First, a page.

“Space is our future,” says astronaut Scott Kelly. And he would know; he spent 340 consecutive days at the International Space Station in 2015 and 2016. His book, “Endurance: A Year in Space, a Lifetime of Discovery,” which will bring him to Seattle’s McCaw Hall May 23.
There aren’t a lot of people who dream so big, they end up leaving the planet. Astronaut Scott Kelly is one of them.
“I was a kid who couldn’t pay attention or do his homework and found some inspiration in ‘The Right Stuff,’” he said of the 1983 film about the inner lives of a group of astronauts, based on the 1979 book by the recently departed Tom Wolfe.
“I believed in it, believed I could be one of those guys,” said Kelly, who will speak at Seattle’s McCaw Hall on Wednesday, May 23. “It helped me focus and forced me to be a better student. I think my story is a pretty good example of someone who wasn’t a good study or didn’t have the ability to do what he did.”
Kelly and his twin brother, Mark — also an astronaut, and married to former U.S. Rep. Gabrielle Giffords of Arizona — were the sons of two New Jersey police officers who didn’t conjure any sort of magic to make their sons what they are.
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“They encouraged us,” Kelly said, “but they also subscribed to this term I heard recently, this ‘free-range parenting.’ That kind of was the case with me and my brother.”
So free-range that the brothers, now 54, both found their way to NASA, and part of a record-setting mission that compared the genetic effects of spaceflight.
Scott Kelly spent 340 consecutive days at the International Space Station in 2015 and 2016. During that time, he completed 5,440 orbits around the Earth and conducted three spacewalks before returning home in March 2016.
Back on earth, Mark Kelly served as the “ground control subject” for research into how the human body reacts and adapts to the environment of space.
NASA found that seven percent of Scott Kelly’s genes changed their expression during the mission — and were still altered after six months back on Earth.
He also came back two inches taller.
“I stretched a little bit,” Kelly said. “I think that basically happens in the absence of gravity; your spine elongates. I was back to my normal height 30 seconds after I got back.”
There were other physical struggles once Kelly returned to Earth: Stiff joints, fatigue, swelling in his legs. Rashes and hives on his skin and flu-like symptoms.
“My feet hurt, my neck hurt, my back hurt,” he said.
He retired from NASA not long after, wrote a book called “Endurance: A Year in Space, a Lifetime of Discovery” and started speaking all over the country.
His McCaw Hall talk is titled “The Sky is Not the Limit,” and promises to “bring you to the edge of your seats with transcendent insights that inspire and challenge you to dream big, test the status quo and ‘choose to do the hard things.’ “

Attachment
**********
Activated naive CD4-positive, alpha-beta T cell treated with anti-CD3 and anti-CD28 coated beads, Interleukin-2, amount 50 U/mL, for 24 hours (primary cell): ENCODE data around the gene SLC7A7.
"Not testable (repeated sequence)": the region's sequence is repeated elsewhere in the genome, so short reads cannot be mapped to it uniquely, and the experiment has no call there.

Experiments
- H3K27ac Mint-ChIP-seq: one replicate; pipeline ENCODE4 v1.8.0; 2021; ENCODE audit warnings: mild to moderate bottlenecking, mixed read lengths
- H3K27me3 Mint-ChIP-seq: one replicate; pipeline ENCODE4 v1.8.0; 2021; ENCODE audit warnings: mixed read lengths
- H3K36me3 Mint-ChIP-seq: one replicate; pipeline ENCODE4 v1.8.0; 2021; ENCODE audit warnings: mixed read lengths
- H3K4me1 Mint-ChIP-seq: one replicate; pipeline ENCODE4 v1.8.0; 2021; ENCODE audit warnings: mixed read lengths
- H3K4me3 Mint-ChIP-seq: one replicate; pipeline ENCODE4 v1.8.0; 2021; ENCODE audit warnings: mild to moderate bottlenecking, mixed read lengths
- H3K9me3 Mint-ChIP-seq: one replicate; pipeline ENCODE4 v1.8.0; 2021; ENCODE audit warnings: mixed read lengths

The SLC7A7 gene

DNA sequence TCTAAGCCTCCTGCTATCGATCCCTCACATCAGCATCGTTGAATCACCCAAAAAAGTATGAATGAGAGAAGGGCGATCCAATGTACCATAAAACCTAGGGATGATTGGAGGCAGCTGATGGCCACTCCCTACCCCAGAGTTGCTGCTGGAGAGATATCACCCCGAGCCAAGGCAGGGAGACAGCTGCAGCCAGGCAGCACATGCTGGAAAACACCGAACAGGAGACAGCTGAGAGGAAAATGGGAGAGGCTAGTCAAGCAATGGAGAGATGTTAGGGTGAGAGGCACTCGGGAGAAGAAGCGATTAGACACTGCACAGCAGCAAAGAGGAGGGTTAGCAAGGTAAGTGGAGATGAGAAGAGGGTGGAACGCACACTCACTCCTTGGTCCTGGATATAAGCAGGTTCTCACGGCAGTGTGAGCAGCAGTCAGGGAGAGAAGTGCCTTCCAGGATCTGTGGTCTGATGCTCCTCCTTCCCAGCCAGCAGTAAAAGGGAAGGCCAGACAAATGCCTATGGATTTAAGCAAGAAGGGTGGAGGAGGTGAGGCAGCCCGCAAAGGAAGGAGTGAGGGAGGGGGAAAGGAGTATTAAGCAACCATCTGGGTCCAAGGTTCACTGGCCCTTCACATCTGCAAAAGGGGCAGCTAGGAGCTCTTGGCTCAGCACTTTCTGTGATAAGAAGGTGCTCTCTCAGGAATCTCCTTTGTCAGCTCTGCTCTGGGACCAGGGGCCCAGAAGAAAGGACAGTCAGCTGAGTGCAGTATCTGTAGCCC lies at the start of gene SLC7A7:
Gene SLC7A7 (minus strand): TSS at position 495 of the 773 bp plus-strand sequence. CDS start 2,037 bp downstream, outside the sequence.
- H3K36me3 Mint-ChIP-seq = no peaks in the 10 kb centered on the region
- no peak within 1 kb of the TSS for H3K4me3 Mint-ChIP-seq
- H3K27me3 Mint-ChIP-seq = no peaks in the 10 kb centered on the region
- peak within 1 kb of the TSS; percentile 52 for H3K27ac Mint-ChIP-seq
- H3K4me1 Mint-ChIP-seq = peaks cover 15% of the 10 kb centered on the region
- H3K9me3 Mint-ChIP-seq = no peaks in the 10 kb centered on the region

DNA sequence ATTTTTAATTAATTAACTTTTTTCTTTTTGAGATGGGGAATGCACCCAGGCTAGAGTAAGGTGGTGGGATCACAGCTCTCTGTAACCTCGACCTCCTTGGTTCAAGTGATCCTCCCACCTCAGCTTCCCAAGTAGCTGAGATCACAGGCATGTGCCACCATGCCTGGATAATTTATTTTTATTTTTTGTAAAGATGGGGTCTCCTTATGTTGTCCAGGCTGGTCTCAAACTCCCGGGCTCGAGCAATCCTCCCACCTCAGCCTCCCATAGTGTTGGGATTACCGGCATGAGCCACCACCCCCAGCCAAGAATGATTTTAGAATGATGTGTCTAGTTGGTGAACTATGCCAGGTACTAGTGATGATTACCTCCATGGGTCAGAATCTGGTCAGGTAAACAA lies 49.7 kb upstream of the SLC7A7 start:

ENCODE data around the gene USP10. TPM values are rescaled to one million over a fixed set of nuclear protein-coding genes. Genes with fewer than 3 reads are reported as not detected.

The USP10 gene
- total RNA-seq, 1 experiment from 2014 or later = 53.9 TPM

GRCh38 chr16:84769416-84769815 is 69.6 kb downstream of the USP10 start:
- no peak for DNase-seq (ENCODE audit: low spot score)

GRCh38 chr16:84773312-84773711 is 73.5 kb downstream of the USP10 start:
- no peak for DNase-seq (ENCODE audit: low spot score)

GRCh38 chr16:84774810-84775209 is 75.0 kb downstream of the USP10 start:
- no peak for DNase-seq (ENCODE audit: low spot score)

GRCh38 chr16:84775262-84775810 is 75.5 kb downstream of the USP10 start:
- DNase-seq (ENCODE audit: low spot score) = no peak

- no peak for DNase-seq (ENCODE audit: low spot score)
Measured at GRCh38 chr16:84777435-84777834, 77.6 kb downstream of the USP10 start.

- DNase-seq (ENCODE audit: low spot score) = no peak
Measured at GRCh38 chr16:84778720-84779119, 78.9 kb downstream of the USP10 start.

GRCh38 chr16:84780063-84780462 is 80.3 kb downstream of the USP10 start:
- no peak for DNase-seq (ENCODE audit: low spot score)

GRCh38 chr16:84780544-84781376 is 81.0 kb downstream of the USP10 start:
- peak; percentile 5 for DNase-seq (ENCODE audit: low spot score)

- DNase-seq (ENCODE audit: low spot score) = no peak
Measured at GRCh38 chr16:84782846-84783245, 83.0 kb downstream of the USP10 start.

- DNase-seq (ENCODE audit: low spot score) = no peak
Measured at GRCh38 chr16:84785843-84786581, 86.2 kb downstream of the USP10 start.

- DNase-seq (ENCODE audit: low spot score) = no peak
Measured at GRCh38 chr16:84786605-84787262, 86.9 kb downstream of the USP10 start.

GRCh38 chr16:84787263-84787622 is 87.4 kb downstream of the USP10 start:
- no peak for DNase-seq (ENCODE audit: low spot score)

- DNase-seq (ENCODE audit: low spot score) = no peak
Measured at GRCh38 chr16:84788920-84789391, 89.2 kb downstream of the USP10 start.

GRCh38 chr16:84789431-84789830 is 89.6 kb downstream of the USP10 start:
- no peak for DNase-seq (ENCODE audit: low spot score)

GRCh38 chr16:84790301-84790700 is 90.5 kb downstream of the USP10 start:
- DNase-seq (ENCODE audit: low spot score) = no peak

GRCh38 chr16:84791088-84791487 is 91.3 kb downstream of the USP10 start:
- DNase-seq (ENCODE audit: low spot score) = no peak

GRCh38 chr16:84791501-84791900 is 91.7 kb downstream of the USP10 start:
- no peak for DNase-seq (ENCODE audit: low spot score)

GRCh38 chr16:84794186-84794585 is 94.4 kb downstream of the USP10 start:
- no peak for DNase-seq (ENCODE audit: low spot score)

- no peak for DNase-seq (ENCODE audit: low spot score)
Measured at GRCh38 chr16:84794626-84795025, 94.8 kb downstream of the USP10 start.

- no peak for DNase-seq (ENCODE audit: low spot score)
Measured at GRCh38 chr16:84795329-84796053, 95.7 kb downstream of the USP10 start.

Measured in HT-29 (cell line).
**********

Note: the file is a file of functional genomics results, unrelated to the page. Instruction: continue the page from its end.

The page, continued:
“My messaging is doing stuff that challenges you, why that’s important and how you can do it,” he said. “And I have an inspiring finish to the story where I hope people can start the next day a little more energized.”
What seems to be gaining energy — and money — is the ever-intensifying race for space.
In the 2018 budget, for example, President Trump asked for more than $800 million in funding for NASA moon missions.
“It’s not enough for what they’re proposing,” Kelly said of the expenditure. “On one hand, I appreciate the administration’s interest in going back to the moon or Mars. But it doesn’t sound like a real program because of the commitment.
“I think it’s a little bit of a fantasy.”
It’s harder to say that about venture capitalists, whose overall investment in space startups reached a record $2.8 billion in 2017. Amazon’s Jeff Bezos and Tesla’s Elon Musk are making plans to send tourists into space, colonize Mars and — in the case of Tokyo-based startup ispace — land rover vehicles on the moon by 2020.
(“What’s going to happen next is a kind of land grab,” ispace C.E.O. Takeshi Hakamada told Bloomberg. “It’s going to be first-come, first-served.”)
“They’re dreamers,” Kelly said. “But they put their money where their mouths are.”
And yet, no matter how many millions some invest, there are international treaties that prevent any kind of “land grab,” Kelly said. “You can’t put a flag on the moon and say you won it.”
Still, he said, “Space is our future. Jeff Bezos is a brilliant guy. If he says that storing stuff in space will save the Earth, I believe him. I wish the government and the taxpayers had more money that followed the enthusiasm for what we do. I also understand that our country has competing priorities.”
Kelly may be retired from NASA, but made it clear: “I’m not retired from life.”
His book has been optioned by Sony Pictures, and he is writing the screenplay. He serves on a couple of boards. And next month, he will marry his fiancée, Amiko Kauderer.
Things continue to look up — something Kelly does every day; reflecting on the time he spent as a former free-range kid, now a man, floating in the night sky.
“I think about the experience, the people, the work,” he said. “How I lived in space for a year. It seemed something like science fiction. It was a privilege to be able to do that.”
But he also thinks a lot about the view of the Earth from space.
“I think about how beautiful it is, and the atmosphere,” he said. “Most people would be more environmentally conscious if they could see what I did.
“We have a great planet down there,” Kelly continued. “We need to take care of it but we also need to be better to each other. Our species has the capacity to do incredible things, but there are still kids washing up on the beach from the Mediterranean while we have a space station in the sky.
“That kind of stuff is not lost on the people who fly in space. At least, not this person.”